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Profiles in Garbage: Polyethylene Terephthalate

Polyethylene terephthalate (PET) is a plastic resin used to make bottles for soft drinks, salad dressings, fruit juices, peanut butter and other household and consumer products. PET also is used for film, sheeting for cups and food trays, oven trays and other uses.

PET is a relatively new packaging resin, first commercialized in the early 1970s. As an "engineered" resin, it is more expensive than commodity resins such as high-density polyethylene (HDPE) and usually is the highest valued plastic recyclable.

Half of PET bottles collected for recycling come from curbside programs, with most of the remainder collected by bottle deposits.

This profile explores PET packaging.

PET Municipal Solid Waste (MSW) Facts: Generated: * 1.36 million tons or 0.63% by weight.*

* 750,000 tons of soft drink bottles.*

* 480,000 tons of custom bottles.*

* 130,000 tons of non-bottle packaging.*

* 9.1 pounds of PET bottles per person.*

* 10.1 pounds of all PET packaging per person.*

* 9 2-liter soft drink bottles in a pound of PET.

* 80% of bottles are generated in homes and 20% are generated in businesses.*

Recycled: * 372,000 tons for a 24.8% recycling rate in 1998 (industry data).

* 330,000 tons for a 26.8% bottle recycling rate.*

* The PET recycling rate has steadily declined for the last four years.

* 294,000 tons for a 19.6% bottle utilization rate in 1998 (Industry data based on clean flake used for final product and export only).

* Other PET packages and products only are recycled minimally.

Recycled Content: * Rare in bottles, although its use has been approved by the FDA.

Composted: * PET does not compost.

Burned or Landfilled: * 1.03 million tons or 0.66% of discarded MSW by weight.*

* PET is highly combustible, with a per-pound Btu value of 10,933 (compared to 4,500 to 5,000 Btus for a pound of MSW).

Landfill Volume: * 2.76 million cubic yards or 0.7% of landfilled MSW were soft drink bottles in 1997.*

Density: * Landfilled soft drink bottles weigh 355 pounds per cubic yard.*

* Whole PET bottles have a density of 30 to 40 pounds per cubic yard.

* Baled PET bottles have a density of 400 to 500 pounds per cubic yard.

* Granulated PET bottles have a density of 700 to 750 pounds.

Source Reduction: * PET soft drink bottles are 28% lighter than they were 20 years ago.

Recycling Markets: Recycled PET's primary market is the fiber market, which uses recycled PET bottles for carpet, clothing and more. Recycled PET's also can be used for food and beverage containers. Export markets are becoming increasingly important.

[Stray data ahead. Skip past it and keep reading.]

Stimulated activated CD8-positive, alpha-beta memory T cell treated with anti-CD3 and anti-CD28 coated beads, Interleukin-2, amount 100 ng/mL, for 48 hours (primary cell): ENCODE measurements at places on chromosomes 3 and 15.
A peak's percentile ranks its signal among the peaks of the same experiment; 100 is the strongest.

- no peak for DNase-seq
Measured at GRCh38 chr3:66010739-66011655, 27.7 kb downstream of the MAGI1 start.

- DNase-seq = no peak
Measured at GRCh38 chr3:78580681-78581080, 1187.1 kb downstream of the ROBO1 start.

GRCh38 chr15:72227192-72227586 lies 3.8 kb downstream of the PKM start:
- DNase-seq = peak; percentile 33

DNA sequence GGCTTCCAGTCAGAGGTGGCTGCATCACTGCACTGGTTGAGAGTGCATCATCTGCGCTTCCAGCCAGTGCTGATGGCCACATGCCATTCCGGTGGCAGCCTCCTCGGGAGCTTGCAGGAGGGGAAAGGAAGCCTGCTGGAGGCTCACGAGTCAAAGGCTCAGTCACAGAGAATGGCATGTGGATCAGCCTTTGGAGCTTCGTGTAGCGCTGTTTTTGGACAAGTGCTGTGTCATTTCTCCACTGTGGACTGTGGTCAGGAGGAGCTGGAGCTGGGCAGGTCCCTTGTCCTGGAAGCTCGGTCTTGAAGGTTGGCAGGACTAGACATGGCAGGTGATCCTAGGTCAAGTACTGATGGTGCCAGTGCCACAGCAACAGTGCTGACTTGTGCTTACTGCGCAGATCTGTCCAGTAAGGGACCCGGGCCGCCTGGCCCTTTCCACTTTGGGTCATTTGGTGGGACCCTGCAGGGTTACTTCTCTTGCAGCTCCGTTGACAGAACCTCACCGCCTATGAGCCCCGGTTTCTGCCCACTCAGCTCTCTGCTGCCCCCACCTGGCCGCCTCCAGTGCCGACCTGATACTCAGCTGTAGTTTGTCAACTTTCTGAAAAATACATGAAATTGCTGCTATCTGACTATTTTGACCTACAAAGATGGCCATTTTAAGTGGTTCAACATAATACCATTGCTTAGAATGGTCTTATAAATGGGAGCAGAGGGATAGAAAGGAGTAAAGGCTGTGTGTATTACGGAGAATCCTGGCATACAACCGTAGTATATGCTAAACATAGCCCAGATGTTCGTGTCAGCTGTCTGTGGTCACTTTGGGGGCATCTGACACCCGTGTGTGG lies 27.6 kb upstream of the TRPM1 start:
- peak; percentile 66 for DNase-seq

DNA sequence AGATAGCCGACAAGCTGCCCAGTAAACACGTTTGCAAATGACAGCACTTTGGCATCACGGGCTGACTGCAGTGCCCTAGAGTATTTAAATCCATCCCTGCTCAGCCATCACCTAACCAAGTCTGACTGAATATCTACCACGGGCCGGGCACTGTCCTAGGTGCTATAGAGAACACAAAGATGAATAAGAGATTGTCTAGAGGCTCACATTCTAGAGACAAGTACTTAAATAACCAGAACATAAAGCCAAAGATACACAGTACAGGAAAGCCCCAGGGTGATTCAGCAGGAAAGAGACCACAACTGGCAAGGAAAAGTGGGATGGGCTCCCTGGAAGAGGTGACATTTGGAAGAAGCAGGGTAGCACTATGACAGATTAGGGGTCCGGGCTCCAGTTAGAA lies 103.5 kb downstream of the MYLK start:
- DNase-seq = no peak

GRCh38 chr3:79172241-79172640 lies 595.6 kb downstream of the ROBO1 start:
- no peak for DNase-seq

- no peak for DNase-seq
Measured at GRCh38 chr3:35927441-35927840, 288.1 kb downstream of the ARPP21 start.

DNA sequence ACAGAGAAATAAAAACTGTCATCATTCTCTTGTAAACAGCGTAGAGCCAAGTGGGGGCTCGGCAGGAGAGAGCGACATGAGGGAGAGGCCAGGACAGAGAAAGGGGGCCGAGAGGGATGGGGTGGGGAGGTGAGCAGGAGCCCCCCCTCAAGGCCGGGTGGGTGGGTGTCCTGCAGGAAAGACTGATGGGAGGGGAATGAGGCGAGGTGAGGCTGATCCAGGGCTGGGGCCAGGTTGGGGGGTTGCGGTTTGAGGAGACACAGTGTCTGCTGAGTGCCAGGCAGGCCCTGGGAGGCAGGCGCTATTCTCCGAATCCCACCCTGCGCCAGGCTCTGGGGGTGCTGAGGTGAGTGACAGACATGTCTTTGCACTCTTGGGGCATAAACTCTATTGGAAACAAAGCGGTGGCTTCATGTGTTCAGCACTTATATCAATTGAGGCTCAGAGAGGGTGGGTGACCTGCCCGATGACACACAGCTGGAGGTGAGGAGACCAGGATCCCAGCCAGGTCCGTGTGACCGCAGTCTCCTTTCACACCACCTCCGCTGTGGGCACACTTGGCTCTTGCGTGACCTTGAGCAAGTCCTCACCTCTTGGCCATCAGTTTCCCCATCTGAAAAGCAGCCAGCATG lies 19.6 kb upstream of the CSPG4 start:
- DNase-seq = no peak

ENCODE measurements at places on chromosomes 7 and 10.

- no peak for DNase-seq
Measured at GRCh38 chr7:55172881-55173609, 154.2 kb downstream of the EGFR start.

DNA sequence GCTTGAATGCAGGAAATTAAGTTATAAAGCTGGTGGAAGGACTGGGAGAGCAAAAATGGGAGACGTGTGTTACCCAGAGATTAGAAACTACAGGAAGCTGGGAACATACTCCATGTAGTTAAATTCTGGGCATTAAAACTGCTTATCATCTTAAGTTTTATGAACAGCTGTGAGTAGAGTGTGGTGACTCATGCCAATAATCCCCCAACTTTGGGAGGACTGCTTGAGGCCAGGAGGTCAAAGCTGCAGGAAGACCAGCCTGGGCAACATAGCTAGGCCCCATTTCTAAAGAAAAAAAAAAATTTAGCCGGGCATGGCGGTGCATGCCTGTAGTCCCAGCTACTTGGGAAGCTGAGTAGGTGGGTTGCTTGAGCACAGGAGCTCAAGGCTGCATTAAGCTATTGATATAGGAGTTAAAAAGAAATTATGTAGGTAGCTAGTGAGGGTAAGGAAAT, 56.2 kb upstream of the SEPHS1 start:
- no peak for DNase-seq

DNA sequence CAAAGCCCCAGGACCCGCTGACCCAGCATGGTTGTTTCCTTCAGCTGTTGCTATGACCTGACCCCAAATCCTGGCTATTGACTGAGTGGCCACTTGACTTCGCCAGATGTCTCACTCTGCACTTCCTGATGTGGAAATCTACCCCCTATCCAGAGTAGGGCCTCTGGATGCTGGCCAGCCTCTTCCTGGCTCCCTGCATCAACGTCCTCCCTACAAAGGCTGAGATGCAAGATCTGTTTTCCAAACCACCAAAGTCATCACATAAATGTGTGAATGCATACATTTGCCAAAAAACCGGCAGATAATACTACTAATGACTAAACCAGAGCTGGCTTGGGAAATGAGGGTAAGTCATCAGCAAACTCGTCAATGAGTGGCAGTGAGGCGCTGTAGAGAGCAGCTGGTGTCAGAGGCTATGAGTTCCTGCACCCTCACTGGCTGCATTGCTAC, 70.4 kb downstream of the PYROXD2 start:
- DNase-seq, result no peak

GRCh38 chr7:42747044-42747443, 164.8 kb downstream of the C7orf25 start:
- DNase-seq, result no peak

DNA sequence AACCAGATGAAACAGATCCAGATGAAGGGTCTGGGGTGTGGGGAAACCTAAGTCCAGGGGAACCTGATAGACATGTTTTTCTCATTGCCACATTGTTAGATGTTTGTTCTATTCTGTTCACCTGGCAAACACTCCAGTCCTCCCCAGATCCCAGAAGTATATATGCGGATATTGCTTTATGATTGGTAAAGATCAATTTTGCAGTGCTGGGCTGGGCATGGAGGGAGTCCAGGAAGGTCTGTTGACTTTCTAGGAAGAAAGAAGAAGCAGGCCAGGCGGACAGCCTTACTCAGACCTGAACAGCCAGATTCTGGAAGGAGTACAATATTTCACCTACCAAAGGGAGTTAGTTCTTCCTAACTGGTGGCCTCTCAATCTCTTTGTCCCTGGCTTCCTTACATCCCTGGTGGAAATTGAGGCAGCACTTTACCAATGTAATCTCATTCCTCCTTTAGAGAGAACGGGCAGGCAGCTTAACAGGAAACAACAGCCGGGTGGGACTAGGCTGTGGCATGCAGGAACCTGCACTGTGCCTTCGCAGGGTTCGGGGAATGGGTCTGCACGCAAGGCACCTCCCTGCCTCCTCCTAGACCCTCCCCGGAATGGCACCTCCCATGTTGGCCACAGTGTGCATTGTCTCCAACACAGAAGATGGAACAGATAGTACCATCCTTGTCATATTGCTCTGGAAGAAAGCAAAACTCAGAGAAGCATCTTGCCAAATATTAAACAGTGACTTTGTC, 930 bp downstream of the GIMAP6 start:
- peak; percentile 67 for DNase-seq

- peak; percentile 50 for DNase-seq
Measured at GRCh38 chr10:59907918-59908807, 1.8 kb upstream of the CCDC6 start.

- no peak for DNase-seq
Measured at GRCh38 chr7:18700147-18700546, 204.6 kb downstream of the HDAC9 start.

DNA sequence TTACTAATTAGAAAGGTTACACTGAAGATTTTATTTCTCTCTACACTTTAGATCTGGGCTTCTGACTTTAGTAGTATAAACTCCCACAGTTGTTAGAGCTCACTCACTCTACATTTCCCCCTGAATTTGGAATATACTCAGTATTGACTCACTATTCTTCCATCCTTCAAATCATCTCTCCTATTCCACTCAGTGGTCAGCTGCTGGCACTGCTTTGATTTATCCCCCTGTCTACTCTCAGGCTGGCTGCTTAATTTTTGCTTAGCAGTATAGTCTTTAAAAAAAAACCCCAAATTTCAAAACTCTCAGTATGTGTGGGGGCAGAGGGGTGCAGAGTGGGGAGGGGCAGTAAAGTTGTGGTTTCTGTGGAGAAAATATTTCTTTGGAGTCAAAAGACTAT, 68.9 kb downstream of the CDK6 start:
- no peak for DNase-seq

Some processors will not take custom bottles because of difficulties in removing food oils from the bottles.

End-Market Specifications: PET bottles fall under Institute of Scrap Recycling Industries (ISRI) Scrap Specifications, Circular '98: Plastic Standard P-100 series. These include specifications for soft drink bottles separated by color or mixed together; mixed soft drink and custom bottles; and mixed bottles with jars, tubs, trays, etc. Contamination is limited to 2%, and PET cannot be stored outdoors for more than six months unless protected.

Polyvinyl chloride (PVC), which has almost the same specific gravity as PET, is a major contaminant. PVC bottles are mixed inadvertently with PET bottles because they look alike or are included in bottle caps with PVC liners. Mechanical or manual systems can be used to separate out PVC.

Recycling Cost and Value: * Bottle collection costs range from $987 per ton to $1,401 per ton.

* Bottle processing costs average $183.84 and range from $64.43 - $295.35.

* No data exists for other PET packages.

American Plastics Council, Washington D.C. Website: www.plastics resources.com

"Characterization of Municipal Solid Waste in the United States: 1998 Update," U.S. Environmental Protection Agency (EPA), Office of Solid Waste, Website: www.epa.gov/osw

Measurement Standards and Reporting Guidelines, National Recycling Coalition, Alexandria, Va., Website: www.nrc-recycle.org

National Association of Plastic Container Recyclers, Charlotte, N.C. Website: www.napcor.com

National Solid Wastes Management Association,Washington, D.C. Website: www.envasns.org

Processing and Collection Cost, Recycling Times, Washington, D.C., Website: www.wasteage.com

Studies, Waste Recyclers Council, Scrap Specifications Circular 1998, Institute of Scrap Recycling Industries, Washington, D.C., Website: www.isri. org

* 1997 U.S. EPA estimates.